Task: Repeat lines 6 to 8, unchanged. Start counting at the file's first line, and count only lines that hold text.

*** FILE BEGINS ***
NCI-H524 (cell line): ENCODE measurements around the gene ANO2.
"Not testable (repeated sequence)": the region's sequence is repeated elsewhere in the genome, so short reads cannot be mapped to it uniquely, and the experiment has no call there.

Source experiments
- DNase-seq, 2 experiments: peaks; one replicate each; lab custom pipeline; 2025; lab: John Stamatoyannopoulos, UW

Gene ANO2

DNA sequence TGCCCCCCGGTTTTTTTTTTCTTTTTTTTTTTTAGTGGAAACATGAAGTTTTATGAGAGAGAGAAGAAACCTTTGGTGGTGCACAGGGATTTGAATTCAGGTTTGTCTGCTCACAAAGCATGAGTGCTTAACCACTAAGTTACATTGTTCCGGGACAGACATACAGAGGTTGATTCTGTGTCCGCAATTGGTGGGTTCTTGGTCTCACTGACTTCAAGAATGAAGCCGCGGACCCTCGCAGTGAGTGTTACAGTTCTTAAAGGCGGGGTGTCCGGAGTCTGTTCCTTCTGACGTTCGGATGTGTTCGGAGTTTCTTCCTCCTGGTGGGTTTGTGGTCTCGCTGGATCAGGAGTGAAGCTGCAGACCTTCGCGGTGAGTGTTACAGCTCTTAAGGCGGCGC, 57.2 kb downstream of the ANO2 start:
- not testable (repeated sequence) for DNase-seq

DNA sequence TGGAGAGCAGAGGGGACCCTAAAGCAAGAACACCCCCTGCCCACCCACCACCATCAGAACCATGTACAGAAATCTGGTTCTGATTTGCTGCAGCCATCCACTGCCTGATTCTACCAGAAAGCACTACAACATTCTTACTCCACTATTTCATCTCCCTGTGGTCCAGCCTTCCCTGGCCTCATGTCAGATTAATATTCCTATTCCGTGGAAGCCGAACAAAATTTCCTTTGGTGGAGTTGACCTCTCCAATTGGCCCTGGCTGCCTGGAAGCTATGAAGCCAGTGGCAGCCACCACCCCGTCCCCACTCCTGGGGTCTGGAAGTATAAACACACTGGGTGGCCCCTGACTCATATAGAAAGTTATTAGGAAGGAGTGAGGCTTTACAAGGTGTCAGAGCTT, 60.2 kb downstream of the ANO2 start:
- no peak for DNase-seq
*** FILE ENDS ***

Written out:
DNA sequence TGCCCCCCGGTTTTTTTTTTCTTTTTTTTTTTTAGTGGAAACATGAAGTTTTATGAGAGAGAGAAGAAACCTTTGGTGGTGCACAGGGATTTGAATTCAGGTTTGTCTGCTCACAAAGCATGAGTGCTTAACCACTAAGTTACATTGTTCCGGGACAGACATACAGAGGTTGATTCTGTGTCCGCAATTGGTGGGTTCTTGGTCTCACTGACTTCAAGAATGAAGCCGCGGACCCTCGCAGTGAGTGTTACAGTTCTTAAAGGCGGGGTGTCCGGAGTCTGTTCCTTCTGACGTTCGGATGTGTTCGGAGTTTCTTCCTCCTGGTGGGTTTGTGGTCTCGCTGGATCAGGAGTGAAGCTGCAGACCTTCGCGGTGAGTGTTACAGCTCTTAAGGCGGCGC, 57.2 kb downstream of the ANO2 start:
- not testable (repeated sequence) for DNase-seq

DNA sequence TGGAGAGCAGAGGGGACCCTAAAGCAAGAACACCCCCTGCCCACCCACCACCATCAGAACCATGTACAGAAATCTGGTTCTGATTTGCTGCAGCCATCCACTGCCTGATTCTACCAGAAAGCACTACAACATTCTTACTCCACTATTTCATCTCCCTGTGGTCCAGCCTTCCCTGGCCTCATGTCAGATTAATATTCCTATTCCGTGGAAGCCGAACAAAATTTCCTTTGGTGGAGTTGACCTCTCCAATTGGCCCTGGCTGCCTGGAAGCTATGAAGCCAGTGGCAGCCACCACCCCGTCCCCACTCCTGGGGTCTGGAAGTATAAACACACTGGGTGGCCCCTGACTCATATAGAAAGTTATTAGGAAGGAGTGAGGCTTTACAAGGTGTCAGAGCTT, 60.2 kb downstream of the ANO2 start: